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Thurman v. Grimes

Supreme Court of New Mexico
Jul 28, 1931
35 N.M. 498 (N.M. 1931)


No. 3647.

July 28, 1931.

Appeal from District Court, Lea County; Richardson, Judge.

Tom W. Neal, of Lovington, and Albert Morgan, of Hobbs, for appellant.

Whelan Reese, of Lovington, for appellees.


The appellant sued appellees in the district court of Lea county to compel them to convey to him, under the terms of an alleged contract of purchase, certain lands in said county. The appellees appeared and demurred to the complaint. The demurrer was sustained and appellant electing to stand upon his complaint, the same was dismissed. The matter then came to this court by appeal.

While the appeal was pending undetermined, the appellant and one of the appellees, purporting to act for himself as well as for the other appellee, without the intervention of their attorneys so far as the record discloses, met and settled their controversy by written stipulation, an executed copy of which has been filed in this court. Under the terms of this stipulation, as recited therein, the appellees paid to appellant an agreed sum in compromise of all matters involved on said appeal, and appellant agreed and prayed therein a dismissal of said appeal, with prejudice.

Thereafter and before any action by this court on appellant's application to dismiss, Tom W. Neal, one of appellant's attorneys, filed in this court in said appeal his petition styled "Petition to have Attorneys' Fees Declared," in which is set forth an alleged contract between appellant on the one part and the said Tom W. Neal, Albert Morgan, and Harvey Shead on the other part, whereby under a contingent fee arrangement the three last above-named parties were to represent appellant in the litigation out of which this appeal arose.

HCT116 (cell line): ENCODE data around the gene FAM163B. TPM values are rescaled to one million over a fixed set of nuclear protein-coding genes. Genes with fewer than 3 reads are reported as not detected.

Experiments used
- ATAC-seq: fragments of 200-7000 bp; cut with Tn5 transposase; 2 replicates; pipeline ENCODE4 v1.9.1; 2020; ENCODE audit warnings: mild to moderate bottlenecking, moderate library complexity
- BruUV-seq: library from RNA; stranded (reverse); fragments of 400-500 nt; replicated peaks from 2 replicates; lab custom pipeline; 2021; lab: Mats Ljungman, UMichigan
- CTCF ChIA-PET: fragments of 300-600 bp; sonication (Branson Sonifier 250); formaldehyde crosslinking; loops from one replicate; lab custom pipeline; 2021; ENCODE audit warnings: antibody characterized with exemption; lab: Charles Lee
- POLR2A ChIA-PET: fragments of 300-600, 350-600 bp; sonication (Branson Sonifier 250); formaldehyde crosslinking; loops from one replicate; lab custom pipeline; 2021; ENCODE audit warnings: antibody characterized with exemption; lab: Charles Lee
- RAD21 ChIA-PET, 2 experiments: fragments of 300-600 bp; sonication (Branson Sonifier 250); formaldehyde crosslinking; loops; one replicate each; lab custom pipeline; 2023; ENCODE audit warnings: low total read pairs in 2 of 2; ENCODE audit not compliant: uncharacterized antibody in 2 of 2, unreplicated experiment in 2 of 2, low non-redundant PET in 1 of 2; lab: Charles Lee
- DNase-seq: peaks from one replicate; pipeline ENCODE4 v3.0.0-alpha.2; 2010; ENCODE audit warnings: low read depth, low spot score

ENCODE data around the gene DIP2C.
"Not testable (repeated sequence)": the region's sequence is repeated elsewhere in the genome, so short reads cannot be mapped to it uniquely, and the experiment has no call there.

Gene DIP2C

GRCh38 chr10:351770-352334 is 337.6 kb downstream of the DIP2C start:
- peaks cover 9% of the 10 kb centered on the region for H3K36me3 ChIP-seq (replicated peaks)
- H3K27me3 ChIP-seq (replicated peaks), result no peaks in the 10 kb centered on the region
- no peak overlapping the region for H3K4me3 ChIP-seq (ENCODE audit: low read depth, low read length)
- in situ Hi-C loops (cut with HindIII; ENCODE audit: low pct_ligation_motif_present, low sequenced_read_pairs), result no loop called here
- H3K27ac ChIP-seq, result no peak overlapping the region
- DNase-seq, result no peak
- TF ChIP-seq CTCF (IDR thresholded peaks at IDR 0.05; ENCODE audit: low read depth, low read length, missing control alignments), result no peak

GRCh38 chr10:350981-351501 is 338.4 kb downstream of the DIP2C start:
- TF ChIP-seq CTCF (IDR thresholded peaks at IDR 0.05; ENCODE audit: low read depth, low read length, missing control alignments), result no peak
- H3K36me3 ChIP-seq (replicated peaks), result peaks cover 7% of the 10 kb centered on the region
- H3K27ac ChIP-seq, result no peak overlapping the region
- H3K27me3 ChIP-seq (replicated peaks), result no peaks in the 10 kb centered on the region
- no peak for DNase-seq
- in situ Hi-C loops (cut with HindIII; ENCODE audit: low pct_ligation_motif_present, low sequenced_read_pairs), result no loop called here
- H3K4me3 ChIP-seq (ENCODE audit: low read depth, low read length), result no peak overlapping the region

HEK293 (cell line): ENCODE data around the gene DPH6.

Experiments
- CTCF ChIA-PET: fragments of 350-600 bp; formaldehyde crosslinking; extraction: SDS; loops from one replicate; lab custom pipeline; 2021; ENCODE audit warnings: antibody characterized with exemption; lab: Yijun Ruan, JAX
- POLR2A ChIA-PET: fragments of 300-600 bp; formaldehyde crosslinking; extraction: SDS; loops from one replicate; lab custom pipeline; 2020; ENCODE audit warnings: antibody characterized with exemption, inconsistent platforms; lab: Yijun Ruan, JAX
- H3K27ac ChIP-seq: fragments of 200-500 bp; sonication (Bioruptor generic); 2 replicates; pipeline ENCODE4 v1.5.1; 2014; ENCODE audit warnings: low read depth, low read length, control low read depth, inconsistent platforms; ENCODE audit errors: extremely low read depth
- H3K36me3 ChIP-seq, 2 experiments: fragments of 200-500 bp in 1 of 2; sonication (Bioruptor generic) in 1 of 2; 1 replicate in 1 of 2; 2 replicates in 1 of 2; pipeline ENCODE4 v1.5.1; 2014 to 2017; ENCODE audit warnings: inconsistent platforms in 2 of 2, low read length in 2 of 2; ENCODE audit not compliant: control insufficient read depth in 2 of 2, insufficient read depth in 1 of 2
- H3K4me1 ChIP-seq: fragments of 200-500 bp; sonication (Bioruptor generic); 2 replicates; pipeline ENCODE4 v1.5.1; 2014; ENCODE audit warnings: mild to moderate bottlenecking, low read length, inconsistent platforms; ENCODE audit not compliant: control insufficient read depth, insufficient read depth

Petitioner Neal alleges that, subject to the provisions of said contract of employment with appellant, he and his associates, in the event of a recovery of said lands, would have become entitled each to an undivided one-sixth interest therein; that the appellees, having accepted from appellant a quitclaim deed to all claim or interest in such lands, in conformity with the spirit of the settlement between them, must be held to take same subject to the equities of petitioner and his associates under their contract of employment.

The prayer of the petition asks this court so to modify the decree of the district court in said cause as to decree petitioner and his associates each to be the owner of an undivided one-sixth interest in such lands, after the revenues therefrom (it being claimed that the lands are oil producing), have reimbursed the purchase price thereof; that a receiver be appointed by this court to receive oil and gas royalties and other income from such lands until the purchase price has been reimbursed to the appellant.

The appellees appeared to the petition by filing their answer herein; joining issue on all material allegations of the petition and setting forth by way of new matter certain defenses in bar of the relief prayed. Both appellant and appellees have filed briefs in support of their respective positions, as set forth in the petition and answer. At the time of filing their answer, appellees also filed, through counsel, their formal motion to dismiss the appeal in conformity with the aforesaid stipulation.

While appellant asserts authority to exist under § 105-2010, Comp. St. 1929, the statute providing for attorney's fees in quieting title and partition suits, to award the relief prayed for in his petition, which is denied by appellees, we find it unnecessary to determine this question, or any other question raised by the parties in their pleadings or briefs. The petition will be disposed of upon jurisdictional grounds noticed by the court.